Algorithmic strategies: managing the overfitting bias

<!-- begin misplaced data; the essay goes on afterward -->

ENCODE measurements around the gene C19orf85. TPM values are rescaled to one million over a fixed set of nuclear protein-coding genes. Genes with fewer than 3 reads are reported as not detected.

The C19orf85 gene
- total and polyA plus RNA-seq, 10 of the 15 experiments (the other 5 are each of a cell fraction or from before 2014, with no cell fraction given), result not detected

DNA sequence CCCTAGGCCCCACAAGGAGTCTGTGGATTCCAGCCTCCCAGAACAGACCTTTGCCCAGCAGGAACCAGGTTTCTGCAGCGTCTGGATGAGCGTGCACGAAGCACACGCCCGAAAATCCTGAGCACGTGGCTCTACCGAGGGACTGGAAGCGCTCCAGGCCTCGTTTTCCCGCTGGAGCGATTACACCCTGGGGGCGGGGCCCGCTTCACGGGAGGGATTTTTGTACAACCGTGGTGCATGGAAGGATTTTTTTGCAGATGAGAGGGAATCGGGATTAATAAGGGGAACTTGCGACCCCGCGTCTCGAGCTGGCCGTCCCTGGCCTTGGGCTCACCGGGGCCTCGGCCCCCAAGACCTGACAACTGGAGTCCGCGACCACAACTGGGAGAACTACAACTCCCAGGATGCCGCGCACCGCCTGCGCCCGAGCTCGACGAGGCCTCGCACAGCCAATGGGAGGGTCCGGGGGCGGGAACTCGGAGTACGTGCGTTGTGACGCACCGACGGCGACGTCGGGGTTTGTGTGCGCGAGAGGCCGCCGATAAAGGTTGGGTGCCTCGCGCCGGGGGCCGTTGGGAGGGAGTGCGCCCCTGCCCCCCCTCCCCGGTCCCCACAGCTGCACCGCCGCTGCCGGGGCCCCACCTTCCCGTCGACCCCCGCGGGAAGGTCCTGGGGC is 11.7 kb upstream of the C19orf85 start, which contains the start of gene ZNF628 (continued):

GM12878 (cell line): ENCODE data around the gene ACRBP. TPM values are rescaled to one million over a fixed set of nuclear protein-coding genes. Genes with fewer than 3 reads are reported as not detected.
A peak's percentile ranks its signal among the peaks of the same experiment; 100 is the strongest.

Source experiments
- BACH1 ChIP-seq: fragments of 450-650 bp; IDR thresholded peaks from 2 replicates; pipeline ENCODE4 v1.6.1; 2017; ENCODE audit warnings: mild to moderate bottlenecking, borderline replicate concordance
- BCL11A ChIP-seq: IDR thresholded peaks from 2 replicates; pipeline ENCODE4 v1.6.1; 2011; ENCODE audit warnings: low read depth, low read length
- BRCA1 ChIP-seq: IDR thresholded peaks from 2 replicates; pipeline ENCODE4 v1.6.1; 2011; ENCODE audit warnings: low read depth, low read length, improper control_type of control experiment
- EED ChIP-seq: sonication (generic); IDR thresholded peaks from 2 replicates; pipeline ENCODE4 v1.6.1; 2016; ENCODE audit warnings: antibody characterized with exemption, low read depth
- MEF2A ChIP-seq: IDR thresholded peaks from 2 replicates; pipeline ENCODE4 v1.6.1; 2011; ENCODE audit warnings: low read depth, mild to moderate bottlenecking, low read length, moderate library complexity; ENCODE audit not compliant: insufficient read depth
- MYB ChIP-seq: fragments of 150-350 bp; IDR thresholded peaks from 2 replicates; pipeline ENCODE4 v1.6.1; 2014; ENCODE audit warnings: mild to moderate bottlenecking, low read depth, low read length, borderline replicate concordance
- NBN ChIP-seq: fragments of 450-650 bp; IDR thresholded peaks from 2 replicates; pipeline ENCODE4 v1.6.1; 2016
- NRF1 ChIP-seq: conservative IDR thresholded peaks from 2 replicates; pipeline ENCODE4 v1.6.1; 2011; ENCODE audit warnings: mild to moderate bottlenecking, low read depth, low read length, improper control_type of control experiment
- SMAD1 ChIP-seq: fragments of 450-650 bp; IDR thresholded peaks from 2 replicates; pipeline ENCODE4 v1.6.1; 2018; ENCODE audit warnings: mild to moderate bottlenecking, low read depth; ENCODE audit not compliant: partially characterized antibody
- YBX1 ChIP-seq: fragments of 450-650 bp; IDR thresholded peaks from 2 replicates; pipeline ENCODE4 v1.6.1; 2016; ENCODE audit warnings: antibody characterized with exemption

The business of algorithmic trading strategies creates incentives for model overfitting and backtest embellishment: researchers must pass Sharpe ratio thresholds for their strategies to be considered, while managers lack interest in realistic simulations of ideas. Overfitting leads to bad investment decisions and underestimated risk. Sound ethical principles are the best method for containing this risk (view post here). Where these principles have been compromised one should assume that all ‘tweaks’ to the original strategy idea that are motivated by backtest improvement contribute to overfitting. Their effects can be estimated by looking at the ratio of directional ‘flips’ in the trading signal. Overfitting typically increases with the Sharpe ratio targets of the business and the scope for applying ‘tweaks’ to the strategy. Realistic strategy performance expectations should be based on a range of plausible strategy versions, not on an optimized one.